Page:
Shooting high ISO vs underexposing and lifting in post question

Started 3 months ago | Discussions thread
gardenersassistant Veteran Member • Posts: 8,917
Re: Shooting high ISO vs underexposing and lifting in post question

bobn2 wrote:

gardenersassistant wrote:

bobn2 wrote:

gardenersassistant wrote:

Slaginfected wrote:

lattesweden wrote:

Now the thing I don't understand is why does a camera manufacturer like Sony who have a sensor that is near ISO invariant use the first case at all and by that reducing dynamic range by pushing up the recorded signal? If a proper metering says the scene needs ISO6400 why not always record that image at ISO800 and just put in a metadata value that it was recorded with 3 stops below what the metering said to tell all RAW-converters (including the built in one) to lift the brightness 3 stops when producing the JPEG-image (or whatever format is choosen) and by that have 3 more stops of DR available?

It is very telling that all the people here are completely incapable of dealing with that question. That is one of the reasons why I have to butt my head time and again against a wall of concrete, and over the years it finally starts to show cracks! (And I will continue, until I made it through that wall of concrete.)

The core issue here is that for most things stop with the RAW data and then there is some "magic" and final image. Which results in things like that there is no difference between ISO800 pushed up 3 stops and ISO6400, if we ignore the additional headroom available in the ISO800 image.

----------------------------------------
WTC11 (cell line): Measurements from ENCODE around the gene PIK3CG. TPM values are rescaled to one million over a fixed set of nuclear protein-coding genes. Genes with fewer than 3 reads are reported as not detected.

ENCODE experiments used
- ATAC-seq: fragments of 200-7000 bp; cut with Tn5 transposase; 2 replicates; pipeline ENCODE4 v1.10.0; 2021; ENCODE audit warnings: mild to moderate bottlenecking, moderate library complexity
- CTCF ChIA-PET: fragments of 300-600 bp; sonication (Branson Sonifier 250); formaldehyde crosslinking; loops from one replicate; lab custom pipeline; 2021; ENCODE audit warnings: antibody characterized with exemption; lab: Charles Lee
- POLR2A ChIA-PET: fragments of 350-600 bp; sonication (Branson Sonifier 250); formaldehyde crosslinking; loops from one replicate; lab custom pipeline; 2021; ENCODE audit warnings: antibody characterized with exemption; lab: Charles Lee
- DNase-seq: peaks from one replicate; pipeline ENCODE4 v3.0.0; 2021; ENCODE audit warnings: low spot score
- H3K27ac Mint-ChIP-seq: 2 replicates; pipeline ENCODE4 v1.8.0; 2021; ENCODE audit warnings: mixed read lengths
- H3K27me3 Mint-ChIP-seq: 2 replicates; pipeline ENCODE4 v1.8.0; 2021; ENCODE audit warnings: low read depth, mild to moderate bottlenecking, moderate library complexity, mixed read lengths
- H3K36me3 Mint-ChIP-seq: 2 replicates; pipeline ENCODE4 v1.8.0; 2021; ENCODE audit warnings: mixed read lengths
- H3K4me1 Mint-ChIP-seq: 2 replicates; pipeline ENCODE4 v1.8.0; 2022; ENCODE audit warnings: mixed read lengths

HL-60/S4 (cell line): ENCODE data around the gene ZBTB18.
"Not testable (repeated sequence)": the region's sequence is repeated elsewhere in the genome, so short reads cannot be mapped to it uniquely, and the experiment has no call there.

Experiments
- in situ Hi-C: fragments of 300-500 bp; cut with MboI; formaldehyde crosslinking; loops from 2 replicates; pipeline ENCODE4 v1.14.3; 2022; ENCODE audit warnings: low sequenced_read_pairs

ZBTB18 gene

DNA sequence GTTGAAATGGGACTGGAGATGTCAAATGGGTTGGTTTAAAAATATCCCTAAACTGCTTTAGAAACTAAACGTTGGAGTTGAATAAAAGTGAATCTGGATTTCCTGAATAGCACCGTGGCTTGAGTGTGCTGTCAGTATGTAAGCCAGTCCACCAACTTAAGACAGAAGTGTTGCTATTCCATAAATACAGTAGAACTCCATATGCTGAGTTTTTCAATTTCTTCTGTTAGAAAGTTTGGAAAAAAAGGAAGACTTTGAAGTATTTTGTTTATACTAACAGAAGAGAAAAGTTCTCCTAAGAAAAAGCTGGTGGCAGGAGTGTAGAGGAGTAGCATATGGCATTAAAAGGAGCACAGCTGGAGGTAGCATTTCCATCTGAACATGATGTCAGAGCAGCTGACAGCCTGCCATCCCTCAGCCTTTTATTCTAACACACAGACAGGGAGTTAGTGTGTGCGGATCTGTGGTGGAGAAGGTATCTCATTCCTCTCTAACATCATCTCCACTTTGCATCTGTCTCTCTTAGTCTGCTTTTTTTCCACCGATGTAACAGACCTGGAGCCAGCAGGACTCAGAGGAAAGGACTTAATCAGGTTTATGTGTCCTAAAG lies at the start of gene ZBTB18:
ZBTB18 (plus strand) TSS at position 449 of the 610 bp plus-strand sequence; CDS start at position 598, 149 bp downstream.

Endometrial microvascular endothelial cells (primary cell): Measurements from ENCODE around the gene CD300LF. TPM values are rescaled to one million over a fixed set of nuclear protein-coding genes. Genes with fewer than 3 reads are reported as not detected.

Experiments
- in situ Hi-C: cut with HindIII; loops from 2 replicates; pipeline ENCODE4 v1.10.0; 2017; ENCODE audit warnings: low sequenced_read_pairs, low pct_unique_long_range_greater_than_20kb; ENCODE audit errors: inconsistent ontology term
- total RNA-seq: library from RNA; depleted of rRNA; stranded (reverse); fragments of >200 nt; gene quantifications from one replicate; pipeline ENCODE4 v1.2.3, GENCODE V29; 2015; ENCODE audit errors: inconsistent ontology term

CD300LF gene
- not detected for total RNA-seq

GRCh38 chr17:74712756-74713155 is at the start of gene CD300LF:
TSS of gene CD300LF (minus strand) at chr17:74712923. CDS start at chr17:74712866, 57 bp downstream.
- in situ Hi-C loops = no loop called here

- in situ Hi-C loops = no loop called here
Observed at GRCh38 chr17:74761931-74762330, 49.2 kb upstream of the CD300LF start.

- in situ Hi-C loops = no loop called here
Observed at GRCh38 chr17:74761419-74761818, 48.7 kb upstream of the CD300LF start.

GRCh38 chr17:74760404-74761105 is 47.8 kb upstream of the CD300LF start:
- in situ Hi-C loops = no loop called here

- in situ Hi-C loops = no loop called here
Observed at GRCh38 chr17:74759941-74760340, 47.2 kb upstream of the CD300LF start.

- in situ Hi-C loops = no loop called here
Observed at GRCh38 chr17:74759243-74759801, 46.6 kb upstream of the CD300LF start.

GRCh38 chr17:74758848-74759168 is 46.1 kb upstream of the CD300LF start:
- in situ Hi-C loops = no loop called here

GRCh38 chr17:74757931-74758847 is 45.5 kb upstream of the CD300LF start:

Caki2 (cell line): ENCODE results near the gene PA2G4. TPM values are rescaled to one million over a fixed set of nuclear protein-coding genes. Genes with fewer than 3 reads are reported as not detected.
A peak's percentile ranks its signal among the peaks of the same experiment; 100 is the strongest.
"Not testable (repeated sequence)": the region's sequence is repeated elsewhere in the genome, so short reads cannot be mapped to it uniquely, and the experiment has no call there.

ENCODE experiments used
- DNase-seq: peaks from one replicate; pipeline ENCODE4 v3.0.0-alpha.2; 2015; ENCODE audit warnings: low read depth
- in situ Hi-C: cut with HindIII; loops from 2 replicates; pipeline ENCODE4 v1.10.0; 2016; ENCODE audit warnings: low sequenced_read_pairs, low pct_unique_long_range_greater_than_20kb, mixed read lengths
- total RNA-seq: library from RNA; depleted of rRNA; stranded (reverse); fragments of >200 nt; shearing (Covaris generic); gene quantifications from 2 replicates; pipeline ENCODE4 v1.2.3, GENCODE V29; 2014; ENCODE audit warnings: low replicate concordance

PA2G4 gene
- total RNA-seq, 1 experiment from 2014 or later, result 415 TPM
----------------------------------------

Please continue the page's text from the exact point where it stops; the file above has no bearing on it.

Sadly, that is not correct. I could start with discrete math with set theory and all that garbage following, but it won't lead anywhere. Things can be explained in a much simpler way. Even though it may not be fully correct compared to the math variant, it is a fair enough abstraction of what is going on and way easier to understand.

Imagine you have an image recorded with ISO800 in 14 bits. The data shows maybe like this, where x denotes a "used" bit:

[x|x|x|x|x|x|x|x|x|x|x|x|x|x]

Now, if you push it up 3 stops, highly simplified by shifting the bits, the following happens:

x|x|x [x|x|x|x|x|x|x|x|x|x|x| | | ]

As you can see, the headroom moved out of the 14 bits, can be considered "overexposed", and at the low end there is no information, because we didn't record it. Now lets compare that to an ISO6400 recording:

[z|z|z|z|z|z|z|z|z|z|z|z|z|z]

It doesn't have the additional headroom, but! it has information in the lower bits.

The results of that can actually be seen if you overdo the pushing; with some experience and where to look 4 stops with 14 bits can be more than sufficient enough already. The resulting artifact is called posterization, as limited amount of tonal steps. A lot assume "banding" with this term, but not all posterization shows as banding. If you know about oldschool computer stuff with their limited amount of colors and dithering, you may get an idea how this will look like.

That appears to be consistent with what I found when I experimented with this. As I wrote here (see the emboldened section at the end below - the preceding text is context):

gardenersassistant wrote:

It is looking like this ISO 100 experiment is drawing to a close. After four test sessions of around 1500 captures in total I have come to the conclusion that my initial impression of advantages with highlights were in fact mistaken. Despite what I have read about lowering ISO (with a fixed exposure) to protect highlights I have not seen evidence of this effect with my images.